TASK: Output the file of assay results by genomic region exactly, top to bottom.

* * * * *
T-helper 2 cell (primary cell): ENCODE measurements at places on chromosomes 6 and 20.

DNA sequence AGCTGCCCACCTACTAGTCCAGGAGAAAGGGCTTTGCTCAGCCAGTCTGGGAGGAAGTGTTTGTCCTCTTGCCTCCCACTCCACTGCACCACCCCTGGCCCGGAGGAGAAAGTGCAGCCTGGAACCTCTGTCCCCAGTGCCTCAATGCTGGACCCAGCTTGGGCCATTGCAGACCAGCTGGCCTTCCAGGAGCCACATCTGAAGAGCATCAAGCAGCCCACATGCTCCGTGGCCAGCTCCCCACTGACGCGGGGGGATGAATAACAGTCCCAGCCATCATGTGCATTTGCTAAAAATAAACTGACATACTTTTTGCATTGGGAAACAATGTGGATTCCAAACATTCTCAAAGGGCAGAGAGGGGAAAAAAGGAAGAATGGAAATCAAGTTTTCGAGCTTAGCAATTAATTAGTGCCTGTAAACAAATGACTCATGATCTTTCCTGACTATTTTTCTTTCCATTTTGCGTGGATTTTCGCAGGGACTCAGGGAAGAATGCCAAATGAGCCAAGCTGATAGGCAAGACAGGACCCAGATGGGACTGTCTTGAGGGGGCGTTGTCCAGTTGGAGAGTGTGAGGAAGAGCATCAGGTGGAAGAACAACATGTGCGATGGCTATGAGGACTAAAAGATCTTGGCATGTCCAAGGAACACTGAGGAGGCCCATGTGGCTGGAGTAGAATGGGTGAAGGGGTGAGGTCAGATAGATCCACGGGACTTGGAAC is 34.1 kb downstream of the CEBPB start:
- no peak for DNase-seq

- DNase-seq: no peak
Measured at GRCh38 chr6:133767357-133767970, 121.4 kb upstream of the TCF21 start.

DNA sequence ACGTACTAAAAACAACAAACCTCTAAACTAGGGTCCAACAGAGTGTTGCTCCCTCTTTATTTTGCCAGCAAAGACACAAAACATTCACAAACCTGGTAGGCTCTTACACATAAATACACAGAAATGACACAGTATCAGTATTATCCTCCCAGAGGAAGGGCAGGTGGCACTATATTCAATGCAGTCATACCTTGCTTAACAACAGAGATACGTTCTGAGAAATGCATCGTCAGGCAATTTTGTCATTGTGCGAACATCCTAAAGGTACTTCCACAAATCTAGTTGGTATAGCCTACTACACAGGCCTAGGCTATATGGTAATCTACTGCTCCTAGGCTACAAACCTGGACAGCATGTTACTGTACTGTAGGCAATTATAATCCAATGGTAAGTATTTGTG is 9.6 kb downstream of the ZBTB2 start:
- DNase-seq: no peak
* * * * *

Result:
T-helper 2 cell (primary cell): ENCODE measurements at places on chromosomes 6 and 20.

DNA sequence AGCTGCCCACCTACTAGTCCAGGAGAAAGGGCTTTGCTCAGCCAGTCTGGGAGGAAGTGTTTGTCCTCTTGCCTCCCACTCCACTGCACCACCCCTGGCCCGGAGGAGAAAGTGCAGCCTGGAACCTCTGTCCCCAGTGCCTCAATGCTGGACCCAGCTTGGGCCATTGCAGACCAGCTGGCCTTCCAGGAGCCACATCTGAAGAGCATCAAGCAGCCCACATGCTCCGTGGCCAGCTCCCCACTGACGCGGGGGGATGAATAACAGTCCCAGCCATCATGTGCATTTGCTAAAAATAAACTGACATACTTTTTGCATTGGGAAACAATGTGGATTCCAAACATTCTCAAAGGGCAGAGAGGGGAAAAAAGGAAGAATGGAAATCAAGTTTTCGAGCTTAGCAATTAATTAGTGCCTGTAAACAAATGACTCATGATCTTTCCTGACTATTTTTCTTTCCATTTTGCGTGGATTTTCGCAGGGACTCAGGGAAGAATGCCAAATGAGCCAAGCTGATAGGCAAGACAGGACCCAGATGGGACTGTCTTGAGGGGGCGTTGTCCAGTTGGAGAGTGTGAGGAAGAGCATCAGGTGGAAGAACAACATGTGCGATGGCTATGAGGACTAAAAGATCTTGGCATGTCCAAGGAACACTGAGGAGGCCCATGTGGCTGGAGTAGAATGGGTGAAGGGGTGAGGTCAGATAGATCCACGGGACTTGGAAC is 34.1 kb downstream of the CEBPB start:
- no peak for DNase-seq

- DNase-seq: no peak
Measured at GRCh38 chr6:133767357-133767970, 121.4 kb upstream of the TCF21 start.

DNA sequence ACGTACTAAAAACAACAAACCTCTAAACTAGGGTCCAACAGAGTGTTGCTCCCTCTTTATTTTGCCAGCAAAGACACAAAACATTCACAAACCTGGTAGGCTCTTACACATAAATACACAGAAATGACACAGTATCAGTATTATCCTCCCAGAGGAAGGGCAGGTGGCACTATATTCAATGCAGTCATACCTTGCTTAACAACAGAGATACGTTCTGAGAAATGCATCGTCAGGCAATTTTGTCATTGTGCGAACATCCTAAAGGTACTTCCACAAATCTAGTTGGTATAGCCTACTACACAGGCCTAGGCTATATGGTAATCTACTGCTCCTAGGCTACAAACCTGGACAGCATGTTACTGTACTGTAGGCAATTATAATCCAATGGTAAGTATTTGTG is 9.6 kb downstream of the ZBTB2 start:
- DNase-seq: no peak